Saturday, April 16, 2011

Standing for Purity, with Tools to Help

PluggedIn online recently re-posted an article on their website about an interview that writer/editor Bob Smithouser had with recording artist Rebecca St. James in November of 2008. The interview focused on the topic of sexual purity in a culture that has become less innocent and more, shall I say, amped up. To put it simply, we are definitely living in a very different culture and society nowadays. Many things, especially in entertainment (movies, TV shows, music) have been amped up - profanity, violence, sexuality -, but not for good reasons. The same goes for magazines one finds in stores. Generally, you can't pass a checkout aisle without seeing a magazine rack with some cover issues containing some or more skin and some or less clothing. (This doesn't apply to every magazine, mind you, but it has become pervasive in many today.)

One of the things I hate about the entertainment industry (being the discerning man I have become in the last several months) is how things have become sexualized. You look at many recording artists in music - people like Britney Spears, Lady Gaga, Katy Perry, even Miley Cyrus - and you can't help but think that it's not only apalling regarding their sexual-related choices, it's also sad in many, many ways. One of the things Rebecca St. James talks about in the PluggedIn interview is when parents should begin talking to their children about these types of issues and topics.

I think the age is getting younger and younger because there is so much exposure to sexuality at a young age. It's coming from movies and television and the Internet. It's what the kids are talking about at school. Parents need to focus on getting in before the culture does. I hear stories about children 6 or 7 years old hearing about stuff at school and I wonder, What happened to innocence? (my emphasis)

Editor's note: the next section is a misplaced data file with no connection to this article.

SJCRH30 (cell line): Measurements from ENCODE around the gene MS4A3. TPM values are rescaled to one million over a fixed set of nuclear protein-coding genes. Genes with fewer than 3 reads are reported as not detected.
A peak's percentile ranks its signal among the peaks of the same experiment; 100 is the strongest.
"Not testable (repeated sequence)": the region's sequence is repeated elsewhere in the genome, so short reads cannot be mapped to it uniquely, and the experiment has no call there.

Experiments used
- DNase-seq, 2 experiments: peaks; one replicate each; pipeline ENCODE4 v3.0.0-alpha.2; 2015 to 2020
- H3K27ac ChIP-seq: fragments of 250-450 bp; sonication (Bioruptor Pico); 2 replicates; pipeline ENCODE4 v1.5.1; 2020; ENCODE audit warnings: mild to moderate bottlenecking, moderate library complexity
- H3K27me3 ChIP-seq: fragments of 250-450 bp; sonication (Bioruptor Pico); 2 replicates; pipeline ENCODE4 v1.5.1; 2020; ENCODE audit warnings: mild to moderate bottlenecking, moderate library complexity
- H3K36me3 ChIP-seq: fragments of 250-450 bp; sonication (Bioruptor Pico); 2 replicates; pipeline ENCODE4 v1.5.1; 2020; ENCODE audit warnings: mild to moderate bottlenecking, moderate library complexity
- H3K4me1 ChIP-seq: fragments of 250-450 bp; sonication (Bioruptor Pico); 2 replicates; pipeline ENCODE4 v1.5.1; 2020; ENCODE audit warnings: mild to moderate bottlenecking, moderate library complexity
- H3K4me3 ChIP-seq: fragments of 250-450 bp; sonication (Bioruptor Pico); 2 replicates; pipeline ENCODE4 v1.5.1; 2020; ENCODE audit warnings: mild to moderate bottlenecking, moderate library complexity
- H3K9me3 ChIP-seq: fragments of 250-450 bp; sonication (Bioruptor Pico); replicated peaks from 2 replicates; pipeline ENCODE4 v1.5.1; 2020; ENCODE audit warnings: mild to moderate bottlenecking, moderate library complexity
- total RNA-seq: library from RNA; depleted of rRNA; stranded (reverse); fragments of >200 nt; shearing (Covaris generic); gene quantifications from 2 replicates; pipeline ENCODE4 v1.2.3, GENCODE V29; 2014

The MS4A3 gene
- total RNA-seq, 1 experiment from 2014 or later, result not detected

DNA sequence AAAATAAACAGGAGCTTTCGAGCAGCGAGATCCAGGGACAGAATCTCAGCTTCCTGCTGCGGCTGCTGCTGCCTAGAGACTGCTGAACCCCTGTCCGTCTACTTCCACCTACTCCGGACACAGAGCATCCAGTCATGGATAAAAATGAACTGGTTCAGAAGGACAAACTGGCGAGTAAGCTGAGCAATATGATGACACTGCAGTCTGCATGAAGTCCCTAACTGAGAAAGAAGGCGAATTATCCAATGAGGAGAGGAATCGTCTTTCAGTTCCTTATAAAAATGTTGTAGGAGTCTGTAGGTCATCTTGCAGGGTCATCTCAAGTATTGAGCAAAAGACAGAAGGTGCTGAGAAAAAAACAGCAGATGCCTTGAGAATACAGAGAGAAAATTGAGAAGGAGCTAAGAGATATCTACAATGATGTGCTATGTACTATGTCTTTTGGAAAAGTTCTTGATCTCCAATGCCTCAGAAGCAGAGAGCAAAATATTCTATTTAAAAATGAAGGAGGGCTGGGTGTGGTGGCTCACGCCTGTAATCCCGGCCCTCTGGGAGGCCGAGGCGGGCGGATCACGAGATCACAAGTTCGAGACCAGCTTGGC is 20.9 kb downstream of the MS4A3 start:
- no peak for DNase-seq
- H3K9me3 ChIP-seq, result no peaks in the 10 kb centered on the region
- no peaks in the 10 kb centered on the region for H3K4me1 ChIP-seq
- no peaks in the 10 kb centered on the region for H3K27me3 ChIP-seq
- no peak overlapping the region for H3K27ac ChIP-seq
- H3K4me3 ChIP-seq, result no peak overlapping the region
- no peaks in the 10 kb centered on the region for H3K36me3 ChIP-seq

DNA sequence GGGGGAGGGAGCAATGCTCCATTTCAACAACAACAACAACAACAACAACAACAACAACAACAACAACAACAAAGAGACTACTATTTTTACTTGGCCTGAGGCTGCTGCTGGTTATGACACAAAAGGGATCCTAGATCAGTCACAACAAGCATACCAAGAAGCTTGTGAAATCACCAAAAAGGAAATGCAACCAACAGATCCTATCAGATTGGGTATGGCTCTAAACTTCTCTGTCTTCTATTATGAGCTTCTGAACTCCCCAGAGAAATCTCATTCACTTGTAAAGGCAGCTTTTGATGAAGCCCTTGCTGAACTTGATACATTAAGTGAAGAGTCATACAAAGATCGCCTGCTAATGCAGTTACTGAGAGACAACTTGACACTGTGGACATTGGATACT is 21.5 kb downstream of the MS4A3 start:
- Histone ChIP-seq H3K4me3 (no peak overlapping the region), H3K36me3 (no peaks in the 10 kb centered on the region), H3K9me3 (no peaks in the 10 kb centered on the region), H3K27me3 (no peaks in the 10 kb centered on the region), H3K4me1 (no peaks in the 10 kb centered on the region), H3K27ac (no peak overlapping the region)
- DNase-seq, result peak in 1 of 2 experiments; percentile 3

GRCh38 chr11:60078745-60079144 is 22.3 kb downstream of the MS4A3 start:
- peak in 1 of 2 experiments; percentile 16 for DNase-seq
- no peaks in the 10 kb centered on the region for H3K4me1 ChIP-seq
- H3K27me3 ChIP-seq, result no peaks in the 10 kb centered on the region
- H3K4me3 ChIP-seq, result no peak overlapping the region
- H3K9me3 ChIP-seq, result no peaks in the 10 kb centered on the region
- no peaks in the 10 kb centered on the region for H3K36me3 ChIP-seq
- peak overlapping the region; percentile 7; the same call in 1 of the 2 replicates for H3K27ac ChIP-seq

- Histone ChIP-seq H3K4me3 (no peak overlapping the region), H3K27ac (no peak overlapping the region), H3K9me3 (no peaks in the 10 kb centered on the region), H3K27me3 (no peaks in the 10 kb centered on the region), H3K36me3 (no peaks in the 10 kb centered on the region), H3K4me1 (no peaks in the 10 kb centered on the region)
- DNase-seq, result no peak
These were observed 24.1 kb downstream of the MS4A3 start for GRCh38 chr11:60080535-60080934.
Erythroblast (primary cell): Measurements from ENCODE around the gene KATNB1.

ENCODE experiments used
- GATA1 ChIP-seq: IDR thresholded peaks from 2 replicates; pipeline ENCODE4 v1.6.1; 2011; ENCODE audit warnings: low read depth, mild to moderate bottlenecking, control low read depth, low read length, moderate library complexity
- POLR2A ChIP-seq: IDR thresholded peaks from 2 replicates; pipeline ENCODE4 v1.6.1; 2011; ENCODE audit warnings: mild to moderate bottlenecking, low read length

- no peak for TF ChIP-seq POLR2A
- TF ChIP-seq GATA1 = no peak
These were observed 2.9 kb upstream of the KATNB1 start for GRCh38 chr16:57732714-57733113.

Again, it's a very different culture and society we live in nowadays.

I mentioned above that I have become a discerning individual. And I am honest about that in large part, regarding the kinds of movies that I watch and the kinds of music I listen to. I will also be honest in saying that I have been hearing music and watching films within the last couple years that have had questionable content. I even ponder at times if someone were to ask me why I put myself in such a situation. Well, for one thing, to test my discernment, and also, to prepare myself to have a conversation with other people about it. My philosophy is that you shouldn't just watch or listen to something for the sake of watching or listening to it. You should really think about it and talk about it. You should discern what makes it good or bad, what makes it worthwhile or not worthwhile, and so forth. (I obviously won't see and can't see every movie there is, so not all movies, or songs or art, apply to this.)

Anyway, what does this have to do with sexual purity, you may ask. Well, a whole lot and more. It says in scripture, as Rebecca references, that we are to "protect our minds and fill them with things that are honoring to God" (read Phillippians 4:8). When I'm faced with a sexual temptation at times (yes, I can still be tempted), I try to think of something pure, something positive, something that reminds me of where I've come so far as a growing individual today.

One thing that helps me is knowing that there are positive, pure, and Godly examples in the entertainment industry who are really making a difference. Some great examples in music include Rebecca St. James, and the band BarlowGirl. So the next time you watch a movie or listen to music, don't just listen to it. Think about how it's affecting you. Above all, guard you heart and mind so that it doesn't corrupt you. And don't ever think to yourself, "It's just a song," or "It's just a movie." These things have more impact than you realize.

The PluggedIn article mentioned above can be found at

1 comment:

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